Container gardens can be so creative!

I actually really like the creativity that planting in pots and containers allows. I like to grow different things in the same pots…things like spinach and strawberries together (they’re a great companion planting). Or basil and tomatoes. Or big pots filled to the brim with chives. Sometimes I will even add some flowers to the pots too.

a wooden box filled with strawberries and spinach
a pot full of chives with purple blossoms

Yes, you can grow Rhubarb in pots!

A lot of people don’t realize that you can successfully grow perennial rhubarb in pots. I have had the same rhubarb plant in the same deep pot for over 12 years, and every year it comes up without fail. And I don’t do anything to protect it during our harsh winters either…it just keeps coming back every year and I’m so grateful for it. I think the key is a deep pot.

a top down view of a young rhubarb plant
a top down view of three pots of potato plants and one tomato pot

My Summer Bounty!

Now the best part, my summer bounty! It still amazes me how much I was able to grow in my tiny little urban vegetable garden. We ate beans, carrots, beets, beet greens, salads, tomatoes, chives, herbs and rhubarb all summer long!

me holding a bunch of fresh beets and carrots pulled right out of the garden

More than just a garden.

I was so proud of my garden. Not only did it feed us for a short while, but it gave me a space to be. In this yard I was able to disappear into my garden…it was peaceful, the scary world couldn’t touch us here. It was just me, the dirt and garden life.

a woman picking beans from an urban vegetable garden

My youngest actually said to me this winter, that one of his most favourite memories of our lockdown summer was the garden and how he felt being in it. Now if that isn’t the best gift ever, I don’t know what is.

a little boy holding a carrot just picked out of the garden

Fresh food from spring to fall.

Our garden gave to us from spring until fall. In spring we enjoyed salads made with fresh lettuce, beet greens, Swiss Chard, spinach, chives, chive blossoms and tomatoes. I made dessert with my rhubarb, and we munched on fresh baby carrots right from the soil.

a top down view of a bowl of fresh beet greens, beans, tomatoes, chive blossoms and swiss chard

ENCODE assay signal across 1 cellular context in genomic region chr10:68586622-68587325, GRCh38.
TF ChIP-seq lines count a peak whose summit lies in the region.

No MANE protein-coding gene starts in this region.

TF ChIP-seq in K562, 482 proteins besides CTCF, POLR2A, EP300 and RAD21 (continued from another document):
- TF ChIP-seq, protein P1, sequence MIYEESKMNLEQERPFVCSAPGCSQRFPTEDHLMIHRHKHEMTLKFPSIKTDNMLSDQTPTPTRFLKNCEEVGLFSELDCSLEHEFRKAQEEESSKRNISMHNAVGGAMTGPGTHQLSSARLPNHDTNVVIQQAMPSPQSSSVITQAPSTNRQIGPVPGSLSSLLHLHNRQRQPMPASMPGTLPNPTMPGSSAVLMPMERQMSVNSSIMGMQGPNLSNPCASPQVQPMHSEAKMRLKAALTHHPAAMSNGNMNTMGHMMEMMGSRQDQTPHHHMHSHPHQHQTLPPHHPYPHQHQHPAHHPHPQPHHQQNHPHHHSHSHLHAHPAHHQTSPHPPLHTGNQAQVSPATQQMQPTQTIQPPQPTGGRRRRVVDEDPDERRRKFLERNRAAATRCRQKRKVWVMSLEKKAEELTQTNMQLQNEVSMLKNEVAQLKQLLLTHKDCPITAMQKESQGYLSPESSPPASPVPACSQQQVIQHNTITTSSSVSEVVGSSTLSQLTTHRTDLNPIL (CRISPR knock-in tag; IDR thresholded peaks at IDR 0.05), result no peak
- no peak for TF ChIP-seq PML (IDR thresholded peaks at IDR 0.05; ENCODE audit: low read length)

Then as the seasons moved along, in summer we enjoyed fresh green beans, celery, herbs, more salads and loads of tomatoes. I also grew a vertical garden of fresh herbs (mint, parsley, oregano, rosemary and basil).

a top down view of a bowl of freshly picked celery, tomatoes, beans and flowers
a top down view of a bowl of green beans

Late summer gave us sweet carrots and beets. Loads of flowers and SO many tomatoes.

a top down view of freshly picked green beans, carrots, beets, sunflowers and tomatoes

Then as fall arrived, I harvested everything left in my garden…carrots, beets, potatoes, tomatoes and onions. We had beets and carrots for months through the winter.

fresh picked carrots, beets, onions and potatoes laying on grass

My plans for my next summer garden.

I learned a lot from my garden…many things I will and won’t do in my next garden. It’s easy to see something that didn’t turn out quite as expected as a failure, but I’m choosing to learn from it. Here is what I learned. Zucchini need attention. While I did get a few zucchini, I did not get as many as I had hoped. And this is because my plants got powdery mildew. This year I will pay attention to my zucchini more and treat them as soon as I can.

a top down view of a zucchini plant in a metal pot

My potatoes didn’t quite give me the harvest that I had hoped for either. I used cloth potato bags to grow them, and I will do that again, but this time I will try a different variety of potato, the plants were big and beautiful, but I didn’t get enough spuds.

a top down view of three pots of potato plants and one tomato pot

Other than that I will likely grow the same things this year, and may add a few more varieties to my garden. I’m looking forward to gardening season so much, I can hardly wait to get it planted! You can follow me along on Instagram to see what I’m up to!

Thank you for PINNING!

Ideas and inspiration for growing an Urban Vegetable Garden.

I hope you feel inspired by my vegetable garden layout! Happy gardening!

Similar Posts

Leave a Reply

Your email address will not be published. Required fields are marked *